Kentucky Redear

The Redear Grass Ain’t Always Greener

Often, the grass seems greener someplace else. Eighteen years ago, I caught a big mess of redear sunfish on Kentucky Lake. Since then, fishing has declined with the invasion of Asian carp. Man has fought back to control this disaster with fishing slowly improving. Even though the best catch of redear on Facebook was seven, I imagined James Lasswell and me doing better.

The huge reservoirs running alongside Land Between the Lakes are called Barkley and Kentucky Lakes.

Lasswell had a friend show him some redear and bluegill beds near the Barkley Dam a few years ago and had caught numerous big shellcrackers there.

I had caught numbers of redear for two days at Cypress Bay, about 70 miles south of the dams. 

We made reservations at Cypress Bay, Kentucky Lake, and planned to fish the Barkley Dam area on the way down and back. 

When you make plans ahead of time you chance being affected adversely by the weather. The two reservoirs flow north. There had been a lot of rain to the south, with both lakes rising a foot a day. The water was stained to muddy.

Lasswell caught one redear at Barkley. Together, we managed a few small bluegills. We gave the dam area a good try and then left for the Tennessee line.

If anything, our fishing got worse. I did catch a nice catfish that gave me a good fight on light line. Even small bluegill were hard to come by. I suspect the water PH had lowered.

Lassell could see lots of fish on his Live Scope. Some approached his jig for inspection and then swam away.

Our ace in the hole was my friend and fellow writer, Ken McBroom. He lives on Jonathon Creek, Kentucky Lake and fishes for redear. However, he was out of the area for most of the weekend.

On our way home, we again stopped at Barkley but fished a different bay. Quickly, I caught what might have been my personal best. I’ve not weighed my two largest; that also goes for bass. It was about 13 inches and may have weighed a pound and a half.

Unfortunately, we never caught another redear and headed home very disappointed and tired. I arrived to see the last four minutes of the Pacers game on Sunday evening.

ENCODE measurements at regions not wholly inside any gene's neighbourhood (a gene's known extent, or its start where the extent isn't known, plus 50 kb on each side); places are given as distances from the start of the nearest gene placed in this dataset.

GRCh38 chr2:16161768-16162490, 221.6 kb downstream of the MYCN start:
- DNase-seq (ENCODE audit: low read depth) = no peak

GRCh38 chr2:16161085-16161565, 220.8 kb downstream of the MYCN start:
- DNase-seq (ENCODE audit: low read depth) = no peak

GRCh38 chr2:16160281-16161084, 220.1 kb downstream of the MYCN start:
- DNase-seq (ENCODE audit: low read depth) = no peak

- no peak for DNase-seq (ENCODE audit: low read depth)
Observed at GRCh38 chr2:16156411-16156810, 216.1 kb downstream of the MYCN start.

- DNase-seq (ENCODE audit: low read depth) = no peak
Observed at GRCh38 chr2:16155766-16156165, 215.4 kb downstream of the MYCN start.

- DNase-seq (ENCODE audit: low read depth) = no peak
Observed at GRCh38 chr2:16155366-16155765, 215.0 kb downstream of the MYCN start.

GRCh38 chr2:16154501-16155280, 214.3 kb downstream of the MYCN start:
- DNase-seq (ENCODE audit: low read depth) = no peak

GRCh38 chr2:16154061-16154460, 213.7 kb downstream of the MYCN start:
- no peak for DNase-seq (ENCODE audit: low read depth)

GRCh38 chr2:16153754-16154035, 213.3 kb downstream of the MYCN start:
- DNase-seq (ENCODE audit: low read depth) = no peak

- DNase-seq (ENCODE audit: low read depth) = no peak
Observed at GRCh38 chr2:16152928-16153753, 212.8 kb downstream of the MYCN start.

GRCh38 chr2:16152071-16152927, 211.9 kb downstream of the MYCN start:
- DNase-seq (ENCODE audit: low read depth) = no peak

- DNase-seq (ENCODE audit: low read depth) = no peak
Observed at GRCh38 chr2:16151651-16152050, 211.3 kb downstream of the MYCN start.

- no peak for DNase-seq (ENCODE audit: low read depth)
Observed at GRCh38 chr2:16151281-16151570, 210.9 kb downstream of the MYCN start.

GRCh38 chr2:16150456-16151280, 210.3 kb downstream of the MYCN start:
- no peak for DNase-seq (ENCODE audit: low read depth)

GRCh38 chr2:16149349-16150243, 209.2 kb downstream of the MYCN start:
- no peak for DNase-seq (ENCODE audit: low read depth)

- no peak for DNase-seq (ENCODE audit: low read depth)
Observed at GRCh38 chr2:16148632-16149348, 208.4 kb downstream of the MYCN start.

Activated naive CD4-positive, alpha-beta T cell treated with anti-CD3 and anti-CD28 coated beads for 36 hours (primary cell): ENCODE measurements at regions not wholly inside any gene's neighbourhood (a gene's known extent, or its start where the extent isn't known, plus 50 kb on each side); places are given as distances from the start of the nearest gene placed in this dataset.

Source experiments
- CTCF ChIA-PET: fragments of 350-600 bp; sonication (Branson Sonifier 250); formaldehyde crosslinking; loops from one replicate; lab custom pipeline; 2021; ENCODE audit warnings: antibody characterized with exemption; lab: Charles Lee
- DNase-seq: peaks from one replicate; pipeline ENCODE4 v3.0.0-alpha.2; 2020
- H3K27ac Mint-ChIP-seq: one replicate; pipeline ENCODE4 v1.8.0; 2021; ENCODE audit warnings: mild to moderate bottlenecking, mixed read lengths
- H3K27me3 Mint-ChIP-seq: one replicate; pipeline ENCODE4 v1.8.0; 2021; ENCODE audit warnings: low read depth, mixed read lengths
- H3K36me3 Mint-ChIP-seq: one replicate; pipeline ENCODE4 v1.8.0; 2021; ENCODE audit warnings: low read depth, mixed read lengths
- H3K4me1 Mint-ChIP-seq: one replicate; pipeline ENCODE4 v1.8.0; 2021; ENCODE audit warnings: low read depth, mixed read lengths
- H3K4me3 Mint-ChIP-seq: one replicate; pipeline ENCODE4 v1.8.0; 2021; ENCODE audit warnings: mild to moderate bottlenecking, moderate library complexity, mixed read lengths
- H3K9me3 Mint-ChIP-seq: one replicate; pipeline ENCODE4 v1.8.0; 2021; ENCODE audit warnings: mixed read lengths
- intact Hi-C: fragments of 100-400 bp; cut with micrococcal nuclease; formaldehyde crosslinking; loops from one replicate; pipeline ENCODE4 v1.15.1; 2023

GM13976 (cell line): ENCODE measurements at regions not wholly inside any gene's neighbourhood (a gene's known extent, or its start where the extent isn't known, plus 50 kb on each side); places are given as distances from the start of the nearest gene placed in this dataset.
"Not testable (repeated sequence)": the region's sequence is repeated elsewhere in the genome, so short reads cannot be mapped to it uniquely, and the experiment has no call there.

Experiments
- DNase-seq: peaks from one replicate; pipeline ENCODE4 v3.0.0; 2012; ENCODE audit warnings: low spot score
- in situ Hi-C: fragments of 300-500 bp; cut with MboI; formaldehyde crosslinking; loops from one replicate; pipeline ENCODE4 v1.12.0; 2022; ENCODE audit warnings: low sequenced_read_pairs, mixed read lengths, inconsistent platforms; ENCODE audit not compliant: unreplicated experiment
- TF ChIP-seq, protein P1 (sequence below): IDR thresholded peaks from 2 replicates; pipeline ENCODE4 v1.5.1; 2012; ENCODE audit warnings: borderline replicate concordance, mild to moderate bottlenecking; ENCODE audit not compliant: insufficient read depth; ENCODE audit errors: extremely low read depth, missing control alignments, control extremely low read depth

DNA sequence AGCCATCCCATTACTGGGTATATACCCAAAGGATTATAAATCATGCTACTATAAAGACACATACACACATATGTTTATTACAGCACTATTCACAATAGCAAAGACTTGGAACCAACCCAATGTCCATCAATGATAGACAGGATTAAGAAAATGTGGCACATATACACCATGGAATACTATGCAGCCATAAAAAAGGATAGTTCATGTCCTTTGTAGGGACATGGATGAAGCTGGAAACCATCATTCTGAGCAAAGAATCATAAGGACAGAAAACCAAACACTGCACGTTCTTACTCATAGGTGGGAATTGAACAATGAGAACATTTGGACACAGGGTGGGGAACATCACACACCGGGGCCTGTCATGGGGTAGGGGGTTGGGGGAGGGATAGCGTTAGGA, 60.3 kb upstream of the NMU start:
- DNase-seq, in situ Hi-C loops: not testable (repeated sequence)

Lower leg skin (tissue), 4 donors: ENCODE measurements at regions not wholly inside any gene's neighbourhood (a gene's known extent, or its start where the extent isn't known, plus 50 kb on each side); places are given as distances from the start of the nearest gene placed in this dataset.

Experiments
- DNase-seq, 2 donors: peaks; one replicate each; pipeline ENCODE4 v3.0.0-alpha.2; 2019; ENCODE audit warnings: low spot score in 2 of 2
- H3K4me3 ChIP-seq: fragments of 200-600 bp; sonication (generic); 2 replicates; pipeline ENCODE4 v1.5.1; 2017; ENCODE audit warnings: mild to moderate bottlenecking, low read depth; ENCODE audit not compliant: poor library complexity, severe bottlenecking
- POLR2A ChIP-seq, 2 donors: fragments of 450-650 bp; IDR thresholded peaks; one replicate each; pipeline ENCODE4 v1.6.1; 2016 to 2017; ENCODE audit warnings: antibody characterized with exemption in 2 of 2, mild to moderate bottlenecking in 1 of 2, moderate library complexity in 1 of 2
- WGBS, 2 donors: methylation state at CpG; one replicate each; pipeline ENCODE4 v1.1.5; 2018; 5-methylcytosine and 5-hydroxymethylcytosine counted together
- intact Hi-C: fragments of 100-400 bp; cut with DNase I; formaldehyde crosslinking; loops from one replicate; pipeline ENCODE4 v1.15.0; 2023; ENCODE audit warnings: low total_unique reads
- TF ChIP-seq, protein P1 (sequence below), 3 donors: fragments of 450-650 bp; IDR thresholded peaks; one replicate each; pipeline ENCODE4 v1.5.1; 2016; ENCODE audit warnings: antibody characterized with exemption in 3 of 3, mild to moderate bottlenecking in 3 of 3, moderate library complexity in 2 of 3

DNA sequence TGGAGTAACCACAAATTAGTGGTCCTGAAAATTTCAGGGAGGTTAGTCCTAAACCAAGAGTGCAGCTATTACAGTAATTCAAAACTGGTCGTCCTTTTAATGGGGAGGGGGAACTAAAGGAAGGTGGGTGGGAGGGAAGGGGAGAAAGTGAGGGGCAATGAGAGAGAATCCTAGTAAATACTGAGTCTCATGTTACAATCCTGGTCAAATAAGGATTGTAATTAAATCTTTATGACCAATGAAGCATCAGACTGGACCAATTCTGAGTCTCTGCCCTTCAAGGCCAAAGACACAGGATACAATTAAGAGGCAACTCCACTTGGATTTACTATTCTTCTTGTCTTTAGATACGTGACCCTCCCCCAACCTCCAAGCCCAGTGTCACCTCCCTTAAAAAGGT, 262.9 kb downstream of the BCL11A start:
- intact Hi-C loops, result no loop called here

Lance Carpenter texted, “The redears are going on the beds at Geist.” I met him there at 7 am Monday morning, tired yet ready for a change of fortune. 

He knew where, and we both knew how. My arm of several thousand cast the previous three days finally felt resistance. We were catching redear on almost every cast. I caught a dozen in as many casts. A few were in the 11-inch range.

Carpenter is as passionate about readers as I am, yet we fish much differently. I use small plastic grubs on light jigs tipped with wax worms. He mostly uses red worms on a #4 hook under a bobber or fished with a light split-shot on the bottom.

There are other differences, too. He fishes from a pontoon, and I from a bass boat. Carpenter anchors on offshore flats and other structures. I cast the shoreline, docks, and breaks. Pooling our knowledge of the lake and the habits of this mysterious fish will benefit both of us.

As it turned out, the Kentucky bluegrass wasn’t greener. A 20-mile trip to familiar waters was all I needed.

About Rick Bramwell 37 Articles
Grew up in rural Indiana fishing farm ponds and hunting woodlands. Bramwell has been writing outdoors for 48 years. He harvested the record typical whitetail for his county and hunts rabbits with his beagle Tramp. He fished bass tournaments, including Red Man, until 1989. Bramwell has put together an ultra-ultra light system for catching panfish that mostly involves tight-lining a small jig. He attended college at Indiana State and Anderson University. Bramwell has two sons in their 50s, Brian and Gregory. A daughter Jourdan age 27. His greatest memory: fishing trout, salmon and halibut in Alaska. Bramwell's passion, apart from the outdoors, has been coaching high school age fastpitch softball.

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